Texas Eying New Challenge to 1982 Supreme Court Ruling Compelling States to Provide Free Public Education to Illegal Aliens
In a narrow 5-4 ruling, the U.S. Supreme Court ruled in 1982 that illegal alien children were entitled to a free taxpayer-funded K-12 education. The decision was rendered in response to a challenge by the city of Tyler, Texas, which argued that local communities should be compelled to fund education for illegal residents.
In its ruling, known as Plyler v. Doe, the five-judge majority asserted a condition to the decision to require free K-12 education regardless of immigration status. In the opinion of the Justices, the impact of illegal immigration on Tyler at the time did not constitute a significant burden on the community and that it had to be weighed against the harm of having children who could potentially not be in school.
In May, Texas Governor Greg Abbott raised the possibility of a new challenge to the Plyler decision. Clearly, in the 40 years since the Supreme Court issued its ruling, providing taxpayer-funded K-12 education to illegal aliens represents not just a “significant burden,” but an onerous one to many school districts. And, given that Gov. Abbott’s state is on the front lines of the Biden Border Crisis, the burden to communities in Texas becomes more significant with each passing day.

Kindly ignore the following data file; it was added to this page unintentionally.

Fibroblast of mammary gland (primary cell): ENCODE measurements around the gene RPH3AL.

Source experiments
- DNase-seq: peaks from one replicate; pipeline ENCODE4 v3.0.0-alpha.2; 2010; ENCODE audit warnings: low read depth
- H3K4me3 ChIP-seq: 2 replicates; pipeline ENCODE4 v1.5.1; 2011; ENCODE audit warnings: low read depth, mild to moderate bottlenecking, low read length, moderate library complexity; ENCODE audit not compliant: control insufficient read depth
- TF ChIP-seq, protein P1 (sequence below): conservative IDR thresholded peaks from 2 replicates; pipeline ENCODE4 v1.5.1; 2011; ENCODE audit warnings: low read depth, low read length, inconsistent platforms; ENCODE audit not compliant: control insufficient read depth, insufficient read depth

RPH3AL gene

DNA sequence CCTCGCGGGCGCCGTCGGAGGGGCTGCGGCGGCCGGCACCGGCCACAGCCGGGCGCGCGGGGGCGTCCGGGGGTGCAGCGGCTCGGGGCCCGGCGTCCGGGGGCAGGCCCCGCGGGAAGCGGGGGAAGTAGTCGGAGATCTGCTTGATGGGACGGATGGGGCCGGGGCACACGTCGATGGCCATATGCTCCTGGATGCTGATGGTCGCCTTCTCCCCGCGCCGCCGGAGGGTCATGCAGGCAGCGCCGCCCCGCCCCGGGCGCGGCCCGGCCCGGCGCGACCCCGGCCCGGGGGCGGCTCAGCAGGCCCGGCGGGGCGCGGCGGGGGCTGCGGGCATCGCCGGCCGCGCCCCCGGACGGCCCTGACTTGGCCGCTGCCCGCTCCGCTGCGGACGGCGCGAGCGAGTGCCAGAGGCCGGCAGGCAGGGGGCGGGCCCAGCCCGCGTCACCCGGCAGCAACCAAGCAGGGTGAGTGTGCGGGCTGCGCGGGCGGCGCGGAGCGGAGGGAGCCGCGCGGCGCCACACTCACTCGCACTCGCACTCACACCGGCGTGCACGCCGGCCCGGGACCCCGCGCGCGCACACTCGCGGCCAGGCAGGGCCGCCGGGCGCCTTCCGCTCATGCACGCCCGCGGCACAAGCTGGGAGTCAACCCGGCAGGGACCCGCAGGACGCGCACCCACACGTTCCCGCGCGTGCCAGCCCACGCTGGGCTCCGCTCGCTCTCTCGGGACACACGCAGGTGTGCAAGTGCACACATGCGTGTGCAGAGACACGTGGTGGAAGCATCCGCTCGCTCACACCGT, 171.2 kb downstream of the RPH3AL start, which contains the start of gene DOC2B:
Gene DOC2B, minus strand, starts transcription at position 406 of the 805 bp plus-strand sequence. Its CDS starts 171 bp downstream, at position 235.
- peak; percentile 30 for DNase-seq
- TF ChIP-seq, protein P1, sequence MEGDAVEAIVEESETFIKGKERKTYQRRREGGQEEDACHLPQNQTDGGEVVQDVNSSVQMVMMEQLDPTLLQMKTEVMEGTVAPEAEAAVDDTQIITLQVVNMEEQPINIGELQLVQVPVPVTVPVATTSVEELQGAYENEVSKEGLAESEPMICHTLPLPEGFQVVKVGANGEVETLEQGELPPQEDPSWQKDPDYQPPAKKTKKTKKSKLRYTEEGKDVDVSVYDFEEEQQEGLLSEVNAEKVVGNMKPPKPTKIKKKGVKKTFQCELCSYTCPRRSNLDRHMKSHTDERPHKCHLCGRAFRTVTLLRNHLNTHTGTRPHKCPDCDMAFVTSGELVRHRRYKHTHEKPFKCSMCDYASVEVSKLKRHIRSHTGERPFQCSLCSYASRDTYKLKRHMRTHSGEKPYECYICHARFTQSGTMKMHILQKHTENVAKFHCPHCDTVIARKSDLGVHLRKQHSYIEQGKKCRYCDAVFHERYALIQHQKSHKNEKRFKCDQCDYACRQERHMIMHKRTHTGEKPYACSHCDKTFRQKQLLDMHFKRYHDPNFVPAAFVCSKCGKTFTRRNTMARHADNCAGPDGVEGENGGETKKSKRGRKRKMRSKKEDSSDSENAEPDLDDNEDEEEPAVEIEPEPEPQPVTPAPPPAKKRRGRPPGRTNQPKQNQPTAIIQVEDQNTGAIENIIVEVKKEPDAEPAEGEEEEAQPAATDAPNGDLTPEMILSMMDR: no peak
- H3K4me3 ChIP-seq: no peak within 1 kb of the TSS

FAIR has long taken the position that Plyler was a bad decision and should be overturned. Over the years, FAIR has supported efforts to challenge the decision, including California’s successful 1994 voter referendum, Proposition 187, and a 2011 Alabama Law, known as H.B. 56. In both cases, advocates for illegal immigration found lower courts that blocked implementation of those laws, while state and local officials failed to appeal those rulings.
As illegal immigration continues to worsen and the costs to taxpayers mount, FAIR would support a new effort to challenge Plyler. The significant and growing burden of funding K-12 education for children in the country illegally is having a harmful effect on other children in many communities. Overburdened schools are forced to divert resources to the special educational needs of illegal alien kids, which harms the most vulnerable American students. Additionally, some families are forced to resort to expensive private schools to ensure that their kids are properly educated.
No formal action has been taken by Gov. Abbott, but revisiting the Plyler decision in light of current circumstances is certainly warranted.